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Even towards the end of his life, he was under no illusions when it came to rapprochement with Washington. How could he after his long experience of its role in trampling the rights, lives, and dignity of millions of human beings, the vast majority of them people of color, across the world? How could he retreat for a moment from his unwavering stance against imperialism and the slavery it had inflicted on its victims?

The magnitude of the shadow that Fidel cast over global events for half a century is testament to the fierce attachment to internationalism that underpinned his worldview. No greater tribute was there to that internationalism than Cuba's role in defeating apartheid in South Africa. Though conveniently omitted from the official history of the anti-apartheid struggle that predominates in the West, the truth of Fidel Castro and Cuba's indispensable role cannot be denied. Indeed, none other than Nelson Mandela went to his grave saluting it.

As Mandela said when he visited the island in 1991, just a few weeks after being released from captivity on Robben Island: "The Cuban people hold a special place in the hearts of the people of Africa. The Cuban internationalists have made a contribution to African independence, freedom, and justice unparalleled for its principled and selfless character."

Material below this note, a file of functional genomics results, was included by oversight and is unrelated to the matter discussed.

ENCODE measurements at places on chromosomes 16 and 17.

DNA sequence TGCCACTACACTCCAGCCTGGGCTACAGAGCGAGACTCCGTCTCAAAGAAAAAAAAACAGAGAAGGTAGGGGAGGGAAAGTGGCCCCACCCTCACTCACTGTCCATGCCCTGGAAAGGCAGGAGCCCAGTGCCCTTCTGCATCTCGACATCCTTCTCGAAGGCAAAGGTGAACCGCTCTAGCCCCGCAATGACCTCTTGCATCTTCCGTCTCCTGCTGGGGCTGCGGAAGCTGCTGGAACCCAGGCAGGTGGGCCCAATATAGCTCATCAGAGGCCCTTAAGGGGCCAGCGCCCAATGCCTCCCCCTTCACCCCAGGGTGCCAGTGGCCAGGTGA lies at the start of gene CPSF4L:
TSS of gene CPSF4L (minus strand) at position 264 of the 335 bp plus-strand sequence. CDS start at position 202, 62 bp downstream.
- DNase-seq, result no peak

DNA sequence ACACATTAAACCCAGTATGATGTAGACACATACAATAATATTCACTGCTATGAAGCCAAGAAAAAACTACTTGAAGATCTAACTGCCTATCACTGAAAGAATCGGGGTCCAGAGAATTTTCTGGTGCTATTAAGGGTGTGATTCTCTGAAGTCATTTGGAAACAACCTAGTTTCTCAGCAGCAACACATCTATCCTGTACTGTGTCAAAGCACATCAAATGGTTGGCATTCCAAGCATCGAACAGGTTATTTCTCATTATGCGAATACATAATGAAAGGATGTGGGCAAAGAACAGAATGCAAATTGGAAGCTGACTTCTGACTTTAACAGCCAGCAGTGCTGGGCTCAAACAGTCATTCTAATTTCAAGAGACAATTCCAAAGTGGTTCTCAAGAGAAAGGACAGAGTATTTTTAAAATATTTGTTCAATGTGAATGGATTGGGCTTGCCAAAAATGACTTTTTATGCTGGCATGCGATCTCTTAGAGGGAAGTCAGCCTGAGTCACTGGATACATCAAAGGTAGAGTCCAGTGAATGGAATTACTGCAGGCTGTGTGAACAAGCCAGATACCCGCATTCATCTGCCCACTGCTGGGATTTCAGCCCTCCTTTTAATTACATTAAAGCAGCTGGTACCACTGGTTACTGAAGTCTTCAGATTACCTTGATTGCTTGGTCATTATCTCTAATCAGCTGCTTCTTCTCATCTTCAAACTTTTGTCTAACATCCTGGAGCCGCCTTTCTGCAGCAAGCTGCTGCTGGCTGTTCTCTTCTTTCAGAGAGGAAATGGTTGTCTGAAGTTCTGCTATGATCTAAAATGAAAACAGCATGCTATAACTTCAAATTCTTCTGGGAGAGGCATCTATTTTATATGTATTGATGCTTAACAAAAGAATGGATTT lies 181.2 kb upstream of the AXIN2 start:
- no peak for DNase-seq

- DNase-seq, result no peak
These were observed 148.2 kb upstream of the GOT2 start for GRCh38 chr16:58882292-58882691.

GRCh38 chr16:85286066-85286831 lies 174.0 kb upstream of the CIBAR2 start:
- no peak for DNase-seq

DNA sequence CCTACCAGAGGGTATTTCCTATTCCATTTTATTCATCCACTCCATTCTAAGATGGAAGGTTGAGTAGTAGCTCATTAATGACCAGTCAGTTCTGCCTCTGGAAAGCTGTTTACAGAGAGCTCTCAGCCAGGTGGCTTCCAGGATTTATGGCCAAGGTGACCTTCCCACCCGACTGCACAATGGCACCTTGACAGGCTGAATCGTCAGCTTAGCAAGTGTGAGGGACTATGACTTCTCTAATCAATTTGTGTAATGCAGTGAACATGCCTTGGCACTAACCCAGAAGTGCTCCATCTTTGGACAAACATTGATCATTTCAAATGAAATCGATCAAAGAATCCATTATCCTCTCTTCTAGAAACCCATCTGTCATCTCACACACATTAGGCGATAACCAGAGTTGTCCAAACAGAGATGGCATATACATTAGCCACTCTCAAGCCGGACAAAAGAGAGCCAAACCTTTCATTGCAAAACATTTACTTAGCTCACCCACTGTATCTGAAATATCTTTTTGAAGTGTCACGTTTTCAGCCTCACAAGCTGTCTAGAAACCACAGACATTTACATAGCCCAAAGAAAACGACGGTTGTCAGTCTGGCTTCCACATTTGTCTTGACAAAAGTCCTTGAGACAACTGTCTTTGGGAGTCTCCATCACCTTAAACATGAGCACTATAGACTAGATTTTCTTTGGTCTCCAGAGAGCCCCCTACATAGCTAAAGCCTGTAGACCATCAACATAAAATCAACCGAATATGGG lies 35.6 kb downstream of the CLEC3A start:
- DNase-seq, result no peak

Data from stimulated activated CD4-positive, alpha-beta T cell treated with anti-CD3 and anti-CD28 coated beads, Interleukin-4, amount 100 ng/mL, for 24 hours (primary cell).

The deployment of thousands of Cuban troops to Angola in the 1970s and 80s, their success in breaking the myth of white supremacy in confronting and defeating US and Western supported apartheid South African troops, stands as one of the most powerful examples of international solidarity the world has witnessed.

In truth, there are so many examples of Fidel's unwavering stance in solidarity with the oppressed against their oppressors that it would take an entire book to list them all. Kwame Nkrumah, Patrice Lumumba, Nelson Mandela, Malcolm X, Che Guevara, Camilo Cienfuegos, Bobby Sands, Ben Bella -- the roll call of legendary revolutionaries and freedom fighters who have come and gone in Fidel's lifetime marks by itself a tribute to his legacy, and the tempestuous period he lived through.

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Yet, perhaps the most important aspect of Fidel's legacy is the way he transformed the lives of millions of Cubans in the realms of education, healthcare, and sustainable development, albeit truncated by a decades-long US trade embargo inflicted on the island and its people with the objective of bringing it to its knees. However, even through the "special period" of the 1990s, when after the demise of the Soviet Union, Cuba stood alone as a socialist country and society in a sea of global capitalism, the revolution survived.

That it did was testament to the society it had produced, one in which its people understand the difference between sharing what you have left over, and sharing what you have.

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John Wight is the author of a politically incorrect and irreverent Hollywood memoir -- Dreams That Die -- published by Zero Books. He's also written five novels, which are (more...)